The soldiers who participated in Operation Matzo were probably grateful both for the welcoming service and for the food that reminded them of home.
If you were hosting six hundred people at a Seder during the Korean War, what would you serve for the Seder meal? According to a menu that appears in a Haggadah printed for American troops in Korea in 1952, the correct answer is matzah, kosher wine, gefilte fish, chicken soup with kneidlach (matzah balls), and finally, macaroons for dessert.
It’s not so hard to imagine the challenges in providing an elaborate, traditional Jewish meal to hundreds of soldiers in the middle of a remote war zone. This festive meal was made possible by a coordinated effort of Jews and gentiles, soldiers and civilians, and people on both sides of the Pacific Ocean.
The Chaplains: The Seder was organized and officiated by two Jewish chaplains, who also were the authors of the Haggadah. Herbert Chanan Brichto, a recently ordained Reform rabbi who began his rabbinic career as a chaplain in Korea, dubbed their efforts “Operation Matzo.” His colleague, Harry Z. Schreiner, also a Reform rabbi, had served in two congregations before becoming a chaplain. Schreiner would go on to an illustrious career in the military, receiving several awards for his service. But in a 1951 interview with a Jewish newspaper, he proudly reported that he had become “the biggest scrounger in Korea”, which was probably his most relevant skill for this particular operation.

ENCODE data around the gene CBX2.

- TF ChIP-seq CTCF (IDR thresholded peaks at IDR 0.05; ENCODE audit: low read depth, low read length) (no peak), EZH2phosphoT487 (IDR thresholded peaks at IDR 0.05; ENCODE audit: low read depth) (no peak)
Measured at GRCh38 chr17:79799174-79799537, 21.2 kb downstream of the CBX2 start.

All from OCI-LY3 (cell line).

The Jewish Organization: Back home in the United States, this Seder was business as usual for the Jewish Welfare Board (JWB), founded in 1917 to serve Jews in the military. According to a JWB document from World War II, the organization had already sent supplies and educational materials to chaplains organizing Seders in dozens of countries all over the world, many of them large-scale events.
The General: The Seder efforts enjoyed the full support of the United States Army, which has a policy of accommodating the diverse religious needs of its troops. The US Army granted Jewish soldiers time off for the celebration, moved army operations out of the abandoned schoolhouse in Seoul that the chaplains chose as the location for their Seder, and transported the soldiers from all over Korea to that location. But they also showed their encouragement in ways that went well beyond mere accommodation. The Haggadah begins with two pages of Passover greetings from the top military brass stationed in Korea. Many high ranking officers also attended the Seder.
It’s possible that some of these enthusiastically supportive officers felt a connection between Passover as a holiday of freedom and their larger mission in the Korean War. The Korean War (1950-1953), in which American and other troops helped South Korea repel an invasion by Communist North Korea, was seen by Americans as part of a global struggle against Communism – a fight for values of democracy and freedom.